She intrigued half the community, scared the other half, and ramped up all the gossips in town. The only thing that quieted the talk about Charlotte's past — which included having a baby at seventeen, a short stint in jail, and a relationship with a semi-famous reality television star — was talk about Steve's family tree. My ex-husband Adam happened to be Steve's cousin. And a murderer.
"As long as it has nothing to do with a guy," I said.
"Well, it kind of does."
I groaned. Ever since I cooled things between Steve and me, my grandmothers and friends had been trying to find a replacement. The relationship hadn't taken a nosedive because of our shared skeleton in the closet, but because Steve knew my secret and never told me about his connection to my ex-husband Adam the murderer.
My family and friends feared I'd return to my hermit lifestyle. They refused to grasp that I needed to sort out my emotions before I entered a new relationship. Not to mention during the last four months, Steve continually found ways to change the subject when I started the we-need-to-talk conversation, so we weren't "officially" over. Unfortunately for him, those manipulations firmed up my resolve to end things rather than changing my mind.
"I'm not trying to set you up. I need you to pop into Polished and check that there are no guys visiting with Hannah and her friends. My appointment with the insurance agent is running over, and I don't want the girls taking advantage of my absence."
"Not a problem. I was heading home in a few minutes, so I can run next door first and make sure Polished is girls only."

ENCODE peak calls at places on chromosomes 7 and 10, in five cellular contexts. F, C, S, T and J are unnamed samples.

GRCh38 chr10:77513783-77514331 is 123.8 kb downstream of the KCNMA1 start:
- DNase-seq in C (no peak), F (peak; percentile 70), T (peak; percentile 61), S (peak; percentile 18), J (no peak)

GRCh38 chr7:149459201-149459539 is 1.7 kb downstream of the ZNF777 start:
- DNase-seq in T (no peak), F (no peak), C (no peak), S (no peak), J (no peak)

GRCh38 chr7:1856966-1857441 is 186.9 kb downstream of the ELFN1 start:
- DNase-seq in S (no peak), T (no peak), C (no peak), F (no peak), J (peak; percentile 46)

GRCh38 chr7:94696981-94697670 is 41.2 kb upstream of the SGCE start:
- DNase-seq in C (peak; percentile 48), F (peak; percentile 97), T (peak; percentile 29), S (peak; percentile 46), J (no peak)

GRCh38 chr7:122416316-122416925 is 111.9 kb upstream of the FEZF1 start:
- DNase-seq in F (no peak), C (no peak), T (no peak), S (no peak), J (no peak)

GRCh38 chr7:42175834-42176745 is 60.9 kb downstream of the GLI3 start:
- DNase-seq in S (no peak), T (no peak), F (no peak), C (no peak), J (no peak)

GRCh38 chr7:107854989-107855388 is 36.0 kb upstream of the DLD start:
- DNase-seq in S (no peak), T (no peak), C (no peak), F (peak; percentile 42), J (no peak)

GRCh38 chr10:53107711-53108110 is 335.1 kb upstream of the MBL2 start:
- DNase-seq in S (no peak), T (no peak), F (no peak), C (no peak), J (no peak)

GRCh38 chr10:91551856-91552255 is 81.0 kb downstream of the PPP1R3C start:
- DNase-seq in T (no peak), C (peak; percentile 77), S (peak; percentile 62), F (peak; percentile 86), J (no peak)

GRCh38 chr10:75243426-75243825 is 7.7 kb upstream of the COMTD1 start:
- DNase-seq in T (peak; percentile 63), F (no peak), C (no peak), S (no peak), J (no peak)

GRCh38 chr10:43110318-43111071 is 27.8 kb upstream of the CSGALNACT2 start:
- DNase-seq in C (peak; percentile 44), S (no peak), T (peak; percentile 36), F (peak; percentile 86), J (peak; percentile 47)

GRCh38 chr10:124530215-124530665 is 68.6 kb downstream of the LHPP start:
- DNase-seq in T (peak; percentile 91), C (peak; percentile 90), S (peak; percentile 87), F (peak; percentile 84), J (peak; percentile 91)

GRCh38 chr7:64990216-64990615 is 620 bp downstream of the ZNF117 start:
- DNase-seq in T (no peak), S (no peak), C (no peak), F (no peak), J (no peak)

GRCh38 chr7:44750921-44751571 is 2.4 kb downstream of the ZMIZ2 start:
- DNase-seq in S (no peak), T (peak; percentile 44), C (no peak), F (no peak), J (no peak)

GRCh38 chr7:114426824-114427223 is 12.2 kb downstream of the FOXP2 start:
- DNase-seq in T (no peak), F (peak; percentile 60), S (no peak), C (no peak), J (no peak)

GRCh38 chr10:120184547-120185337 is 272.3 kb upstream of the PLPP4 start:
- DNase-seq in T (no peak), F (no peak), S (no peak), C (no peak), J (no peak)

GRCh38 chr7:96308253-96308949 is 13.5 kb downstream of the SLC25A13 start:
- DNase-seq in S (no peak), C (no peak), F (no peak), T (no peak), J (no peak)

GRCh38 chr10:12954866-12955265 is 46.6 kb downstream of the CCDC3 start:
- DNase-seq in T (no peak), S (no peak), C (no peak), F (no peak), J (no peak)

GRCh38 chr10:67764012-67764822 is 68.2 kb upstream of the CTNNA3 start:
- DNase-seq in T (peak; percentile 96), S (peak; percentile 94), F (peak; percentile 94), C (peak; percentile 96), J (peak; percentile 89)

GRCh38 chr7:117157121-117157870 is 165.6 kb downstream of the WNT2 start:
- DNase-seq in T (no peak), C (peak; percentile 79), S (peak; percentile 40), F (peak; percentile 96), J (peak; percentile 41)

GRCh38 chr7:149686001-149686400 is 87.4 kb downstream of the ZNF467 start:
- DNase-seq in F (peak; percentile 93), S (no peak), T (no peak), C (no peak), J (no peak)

"And if you don't mind ..." A slight hesitation entered into her voice. "Would you mind hanging around until ten to make sure the girls get out by curfew? I don't want to get fined."
"I thought the town ended it when school started back."
"So did I. The school sent out a message last night reminding us of the curfew and that the only exceptions were for students attending football games or pre-game celebrations. "
"How does that make any sense? The last pre-game celebration involved a bonfire that almost burned down the embroidery shop."
"You know Eden better than I do. I forbade Hannah from attending tonight's rally and agreed to let her have a mani-pedi party at Polished to make up for it. It's tough making friends in a new school, especially when you're a senior."
"I'll make sure the Cinderellas head home before the clock strikes ten."
"Thanks. You can use the key I gave your grandmothers to go through the back door." Charlotte ended the call.
I secured the bank bag in the small safe in the back office, snagging from the desk the Polished key Charlotte entrusted to them after she misplaced hers several times in her opening week. Out of habit, I locked the back door of Scrap This and set the alarm. I wasn't afraid someone planned on lying in wait for me, but so far our store hadn't been a recipient of a good-natured prank — AKA vandalism — from Eden High's football team like some of the others had, and I wanted to keep it that way.
I made my way to Polished, unlocking the back door and easing it back into the frame. I didn't want to startle the girls and make them think I was an attacker.
"Are you stupid?" a high-pitched feminine voice asked.
The question was followed by a loud clatter.
"Let me go," Hannah squeaked out.
I ran into the room. A teen with long blonde hair held Hannah against a wall. Small bottles of nail polish skittered across the floor. Another girl screamed, diving toward small organza fabric bags that were on a manicure table.
"Faith, why are you here?" Hannah pushed the girl away, tripping her way toward the other teen.
"Apparently to break up a fight." I steadied Hannah, stopping her from reaching the girl attempting to hide the silvery bags under her cheerleading t-shirt.
"You're not needed here." The blonde who'd attacked Hannah flipped her hair over her shoulder.
"I can decide that for myself." The antics of the other girl had my attention more than the trying-to-act-like-a-thug behavior of the one not shoveling items down her t-shirt.
One of the bags escaped the groping hands and took up residence in a corner near the back legs of a chair. A light blue ribbon was tied around the top. I knelt down and reached for it.